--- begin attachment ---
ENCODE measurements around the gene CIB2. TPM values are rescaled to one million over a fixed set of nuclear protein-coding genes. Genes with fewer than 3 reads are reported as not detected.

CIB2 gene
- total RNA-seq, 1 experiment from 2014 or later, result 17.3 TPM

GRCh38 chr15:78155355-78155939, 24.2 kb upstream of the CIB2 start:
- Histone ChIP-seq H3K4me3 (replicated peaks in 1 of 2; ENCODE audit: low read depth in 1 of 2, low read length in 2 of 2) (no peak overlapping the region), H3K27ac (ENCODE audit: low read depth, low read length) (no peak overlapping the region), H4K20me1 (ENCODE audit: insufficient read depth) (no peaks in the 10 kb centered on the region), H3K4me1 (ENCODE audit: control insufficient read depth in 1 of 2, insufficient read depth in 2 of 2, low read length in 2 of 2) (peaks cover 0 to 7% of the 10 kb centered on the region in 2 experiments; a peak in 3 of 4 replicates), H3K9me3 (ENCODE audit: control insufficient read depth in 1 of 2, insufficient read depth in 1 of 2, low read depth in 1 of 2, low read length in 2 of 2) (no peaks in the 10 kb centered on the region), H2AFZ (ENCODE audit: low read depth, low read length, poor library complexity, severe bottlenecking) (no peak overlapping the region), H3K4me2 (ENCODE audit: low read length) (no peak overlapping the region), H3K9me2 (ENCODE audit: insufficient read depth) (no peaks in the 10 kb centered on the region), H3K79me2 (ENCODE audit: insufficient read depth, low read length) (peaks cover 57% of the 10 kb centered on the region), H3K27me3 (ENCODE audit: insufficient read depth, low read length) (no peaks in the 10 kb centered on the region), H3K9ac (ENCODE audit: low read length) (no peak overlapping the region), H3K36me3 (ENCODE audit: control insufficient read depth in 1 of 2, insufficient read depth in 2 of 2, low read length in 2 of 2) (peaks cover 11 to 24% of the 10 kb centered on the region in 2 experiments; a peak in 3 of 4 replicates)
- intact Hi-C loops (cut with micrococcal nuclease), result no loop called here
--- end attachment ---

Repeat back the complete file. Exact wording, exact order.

ENCODE measurements around the gene CIB2. TPM values are rescaled to one million over a fixed set of nuclear protein-coding genes. Genes with fewer than 3 reads are reported as not detected.

CIB2 gene
- total RNA-seq, 1 experiment from 2014 or later, result 17.3 TPM

GRCh38 chr15:78155355-78155939, 24.2 kb upstream of the CIB2 start:
- Histone ChIP-seq H3K4me3 (replicated peaks in 1 of 2; ENCODE audit: low read depth in 1 of 2, low read length in 2 of 2) (no peak overlapping the region), H3K27ac (ENCODE audit: low read depth, low read length) (no peak overlapping the region), H4K20me1 (ENCODE audit: insufficient read depth) (no peaks in the 10 kb centered on the region), H3K4me1 (ENCODE audit: control insufficient read depth in 1 of 2, insufficient read depth in 2 of 2, low read length in 2 of 2) (peaks cover 0 to 7% of the 10 kb centered on the region in 2 experiments; a peak in 3 of 4 replicates), H3K9me3 (ENCODE audit: control insufficient read depth in 1 of 2, insufficient read depth in 1 of 2, low read depth in 1 of 2, low read length in 2 of 2) (no peaks in the 10 kb centered on the region), H2AFZ (ENCODE audit: low read depth, low read length, poor library complexity, severe bottlenecking) (no peak overlapping the region), H3K4me2 (ENCODE audit: low read length) (no peak overlapping the region), H3K9me2 (ENCODE audit: insufficient read depth) (no peaks in the 10 kb centered on the region), H3K79me2 (ENCODE audit: insufficient read depth, low read length) (peaks cover 57% of the 10 kb centered on the region), H3K27me3 (ENCODE audit: insufficient read depth, low read length) (no peaks in the 10 kb centered on the region), H3K9ac (ENCODE audit: low read length) (no peak overlapping the region), H3K36me3 (ENCODE audit: control insufficient read depth in 1 of 2, insufficient read depth in 2 of 2, low read length in 2 of 2) (peaks cover 11 to 24% of the 10 kb centered on the region in 2 experiments; a peak in 3 of 4 replicates)
- intact Hi-C loops (cut with micrococcal nuclease), result no loop called here